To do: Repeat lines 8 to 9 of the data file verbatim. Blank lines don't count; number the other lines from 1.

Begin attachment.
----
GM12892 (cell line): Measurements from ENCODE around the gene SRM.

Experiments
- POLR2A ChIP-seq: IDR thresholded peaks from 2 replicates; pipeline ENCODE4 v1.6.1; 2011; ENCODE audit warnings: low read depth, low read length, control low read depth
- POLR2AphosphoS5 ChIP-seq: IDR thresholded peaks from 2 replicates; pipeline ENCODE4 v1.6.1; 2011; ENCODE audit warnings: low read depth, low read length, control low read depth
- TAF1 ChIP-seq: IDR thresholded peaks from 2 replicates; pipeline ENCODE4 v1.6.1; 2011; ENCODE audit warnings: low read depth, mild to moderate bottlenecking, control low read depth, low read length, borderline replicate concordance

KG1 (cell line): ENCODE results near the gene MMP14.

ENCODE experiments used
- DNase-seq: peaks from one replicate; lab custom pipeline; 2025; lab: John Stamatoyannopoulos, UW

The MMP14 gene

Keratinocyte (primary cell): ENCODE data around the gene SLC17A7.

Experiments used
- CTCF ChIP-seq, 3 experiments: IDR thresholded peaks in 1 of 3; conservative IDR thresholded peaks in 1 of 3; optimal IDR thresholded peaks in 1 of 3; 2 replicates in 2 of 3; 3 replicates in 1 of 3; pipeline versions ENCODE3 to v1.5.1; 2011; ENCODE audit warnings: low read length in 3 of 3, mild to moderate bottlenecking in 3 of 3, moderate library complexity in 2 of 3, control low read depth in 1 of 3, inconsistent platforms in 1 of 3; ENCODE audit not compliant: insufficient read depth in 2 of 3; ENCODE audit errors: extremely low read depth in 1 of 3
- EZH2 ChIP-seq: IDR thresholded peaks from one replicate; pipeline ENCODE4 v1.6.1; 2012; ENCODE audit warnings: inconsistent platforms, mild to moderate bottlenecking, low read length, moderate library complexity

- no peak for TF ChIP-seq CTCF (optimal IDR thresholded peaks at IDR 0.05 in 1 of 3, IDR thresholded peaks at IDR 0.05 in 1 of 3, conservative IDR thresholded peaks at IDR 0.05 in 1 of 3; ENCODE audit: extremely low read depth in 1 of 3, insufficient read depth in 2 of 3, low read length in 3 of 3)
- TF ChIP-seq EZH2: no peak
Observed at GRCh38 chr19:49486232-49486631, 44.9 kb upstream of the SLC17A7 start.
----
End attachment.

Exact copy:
- DNase-seq: peaks from one replicate; lab custom pipeline; 2025; lab: John Stamatoyannopoulos, UW

The MMP14 gene